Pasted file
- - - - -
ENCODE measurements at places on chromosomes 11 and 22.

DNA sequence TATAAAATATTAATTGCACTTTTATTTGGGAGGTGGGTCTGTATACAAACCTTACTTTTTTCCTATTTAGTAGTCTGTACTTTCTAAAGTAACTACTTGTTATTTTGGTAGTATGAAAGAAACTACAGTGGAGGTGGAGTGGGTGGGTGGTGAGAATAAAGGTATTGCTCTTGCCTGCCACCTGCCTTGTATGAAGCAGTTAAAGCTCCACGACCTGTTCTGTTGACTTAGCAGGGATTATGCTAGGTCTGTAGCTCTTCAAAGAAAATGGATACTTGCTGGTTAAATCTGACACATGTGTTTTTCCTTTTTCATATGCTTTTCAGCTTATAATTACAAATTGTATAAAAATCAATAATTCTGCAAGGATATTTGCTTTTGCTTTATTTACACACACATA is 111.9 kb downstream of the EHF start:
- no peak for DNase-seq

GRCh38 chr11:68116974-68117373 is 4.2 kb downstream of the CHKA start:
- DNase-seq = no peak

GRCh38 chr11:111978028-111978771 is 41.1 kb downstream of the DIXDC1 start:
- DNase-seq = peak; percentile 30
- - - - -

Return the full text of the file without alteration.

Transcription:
ENCODE measurements at places on chromosomes 11 and 22.

DNA sequence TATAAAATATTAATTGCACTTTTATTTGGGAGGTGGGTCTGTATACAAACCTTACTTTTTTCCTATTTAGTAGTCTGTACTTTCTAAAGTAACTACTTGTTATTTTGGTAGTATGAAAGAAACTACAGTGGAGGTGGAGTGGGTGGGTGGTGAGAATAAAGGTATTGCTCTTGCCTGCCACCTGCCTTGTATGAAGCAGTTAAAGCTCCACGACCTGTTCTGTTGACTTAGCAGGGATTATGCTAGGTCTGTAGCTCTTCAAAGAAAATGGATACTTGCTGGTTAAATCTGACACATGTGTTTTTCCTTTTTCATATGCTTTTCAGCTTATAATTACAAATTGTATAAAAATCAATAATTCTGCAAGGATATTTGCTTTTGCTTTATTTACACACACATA is 111.9 kb downstream of the EHF start:
- no peak for DNase-seq

GRCh38 chr11:68116974-68117373 is 4.2 kb downstream of the CHKA start:
- DNase-seq = no peak

GRCh38 chr11:111978028-111978771 is 41.1 kb downstream of the DIXDC1 start:
- DNase-seq = peak; percentile 30